“The biggest mistake you can make is not failing to sell something you should have sold, it’s selling something that you should have held on to.”
So says Tom Slater of Baillie Gifford, the UK investment giant that has earned gargantuan returns in recent years following successful bets on growth stocks such as Tesla and Amazon, among others. Both stocks (particularly Tesla) have appeared very expensive at various times in recent years, but Baillie Gifford’s decision to hold tight has certainly paid off.
Amazon shares have risen more than 6,500 per cent since it began buying shares in 2004 while Tesla’s have soared almost 9,000 per cent since 2013.
In a Financial Times interview last week, Slater referred to being influenced by the research of Prof Hendrik Bessembinder, who found just 4 per cent of stocks historically accounted for all of the total stock market gains. Some stocks go higher than you ever thought possible; ergo, you should focus on the potential for extreme upside and hold on.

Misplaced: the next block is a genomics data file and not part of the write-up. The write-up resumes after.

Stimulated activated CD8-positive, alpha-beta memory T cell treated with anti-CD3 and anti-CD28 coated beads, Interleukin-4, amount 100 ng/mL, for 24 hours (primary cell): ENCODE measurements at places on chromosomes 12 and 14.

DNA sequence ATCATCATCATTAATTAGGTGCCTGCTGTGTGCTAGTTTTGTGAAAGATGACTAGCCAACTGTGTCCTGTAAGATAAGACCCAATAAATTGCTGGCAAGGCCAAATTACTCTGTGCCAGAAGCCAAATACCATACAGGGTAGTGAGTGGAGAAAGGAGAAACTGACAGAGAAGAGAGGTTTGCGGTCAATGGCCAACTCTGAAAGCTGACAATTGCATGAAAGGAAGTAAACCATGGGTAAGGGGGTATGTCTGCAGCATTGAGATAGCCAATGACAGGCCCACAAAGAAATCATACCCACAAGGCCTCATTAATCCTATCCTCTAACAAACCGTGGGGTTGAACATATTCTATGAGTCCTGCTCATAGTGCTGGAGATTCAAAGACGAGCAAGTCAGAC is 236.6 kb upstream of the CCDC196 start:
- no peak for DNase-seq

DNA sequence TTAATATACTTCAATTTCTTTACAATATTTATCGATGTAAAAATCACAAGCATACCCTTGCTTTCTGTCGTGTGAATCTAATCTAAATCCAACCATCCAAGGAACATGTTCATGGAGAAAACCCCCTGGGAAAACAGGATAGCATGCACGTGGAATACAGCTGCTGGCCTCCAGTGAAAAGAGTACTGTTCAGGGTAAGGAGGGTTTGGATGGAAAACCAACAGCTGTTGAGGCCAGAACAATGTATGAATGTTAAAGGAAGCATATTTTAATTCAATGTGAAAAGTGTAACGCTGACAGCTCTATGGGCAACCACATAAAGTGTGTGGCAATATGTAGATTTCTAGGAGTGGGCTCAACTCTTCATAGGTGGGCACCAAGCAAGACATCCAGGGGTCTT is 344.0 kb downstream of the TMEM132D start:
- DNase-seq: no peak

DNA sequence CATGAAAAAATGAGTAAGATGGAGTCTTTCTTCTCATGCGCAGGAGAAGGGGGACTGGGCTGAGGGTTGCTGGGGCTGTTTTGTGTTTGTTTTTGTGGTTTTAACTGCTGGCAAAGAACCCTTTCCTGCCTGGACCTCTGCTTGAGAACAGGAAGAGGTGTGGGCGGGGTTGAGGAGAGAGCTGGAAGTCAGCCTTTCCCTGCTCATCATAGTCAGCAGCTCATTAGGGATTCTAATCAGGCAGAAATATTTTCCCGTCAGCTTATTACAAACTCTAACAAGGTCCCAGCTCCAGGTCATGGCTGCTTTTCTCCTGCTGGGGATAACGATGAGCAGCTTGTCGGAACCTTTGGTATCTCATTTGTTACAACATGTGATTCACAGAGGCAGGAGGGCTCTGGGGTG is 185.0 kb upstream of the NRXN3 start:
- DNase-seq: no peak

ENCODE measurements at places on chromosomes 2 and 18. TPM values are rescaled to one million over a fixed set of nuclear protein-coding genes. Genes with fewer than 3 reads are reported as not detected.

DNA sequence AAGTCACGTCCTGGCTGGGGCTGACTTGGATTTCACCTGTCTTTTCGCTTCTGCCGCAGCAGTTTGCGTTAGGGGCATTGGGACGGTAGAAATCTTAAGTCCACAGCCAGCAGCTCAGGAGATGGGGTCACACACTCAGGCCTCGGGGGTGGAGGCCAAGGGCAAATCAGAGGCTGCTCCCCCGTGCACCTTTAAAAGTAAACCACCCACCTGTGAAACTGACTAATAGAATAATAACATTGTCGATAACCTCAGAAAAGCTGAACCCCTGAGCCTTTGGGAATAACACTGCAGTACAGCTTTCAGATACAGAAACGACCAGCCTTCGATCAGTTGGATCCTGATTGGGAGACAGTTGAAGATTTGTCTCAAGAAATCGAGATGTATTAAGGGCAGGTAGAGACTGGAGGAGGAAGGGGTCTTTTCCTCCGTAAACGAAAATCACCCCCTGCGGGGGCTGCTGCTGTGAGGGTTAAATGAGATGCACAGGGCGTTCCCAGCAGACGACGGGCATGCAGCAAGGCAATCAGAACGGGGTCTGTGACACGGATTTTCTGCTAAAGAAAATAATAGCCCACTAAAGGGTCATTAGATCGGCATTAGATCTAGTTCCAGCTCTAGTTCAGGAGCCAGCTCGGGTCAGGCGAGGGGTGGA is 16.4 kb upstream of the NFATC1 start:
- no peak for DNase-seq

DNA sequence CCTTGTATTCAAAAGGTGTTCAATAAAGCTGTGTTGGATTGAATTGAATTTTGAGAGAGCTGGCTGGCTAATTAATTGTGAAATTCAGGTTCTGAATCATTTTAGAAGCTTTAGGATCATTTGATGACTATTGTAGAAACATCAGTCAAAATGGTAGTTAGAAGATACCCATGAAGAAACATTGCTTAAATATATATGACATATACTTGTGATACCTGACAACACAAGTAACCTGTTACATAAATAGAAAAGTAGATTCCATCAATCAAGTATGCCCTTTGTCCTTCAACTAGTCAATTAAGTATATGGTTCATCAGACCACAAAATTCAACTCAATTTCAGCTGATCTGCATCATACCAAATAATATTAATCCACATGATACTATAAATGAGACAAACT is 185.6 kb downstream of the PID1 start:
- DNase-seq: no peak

There are two problems with this argument, however. Firstly, Amazon and Tesla are exceptional cases; many growth stocks soar before sinking (think of Nokia, Blackberry manufacturer Research in Motion, or innumerable dotcom stocks).
Secondly, it’s incredibly difficult to find the handful of super-stocks that drive overall returns. To make sure you benefit, Bessembinder argues for very diversified portfolios, as concentrated portfolios will likely miss the big winners that disproportionately influence market returns.
However, Baillie Gifford’s flagship fund is concentrated; Tencent, Moderna and Tesla account for almost 15 per cent of assets while its top 10 holdings make up 42.8 per cent of the fund.
Holding onto uber-growth stocks in an uber-growth market has paid off for Baillie Gifford, but market cycles come and go. Trees don’t grow to the sky.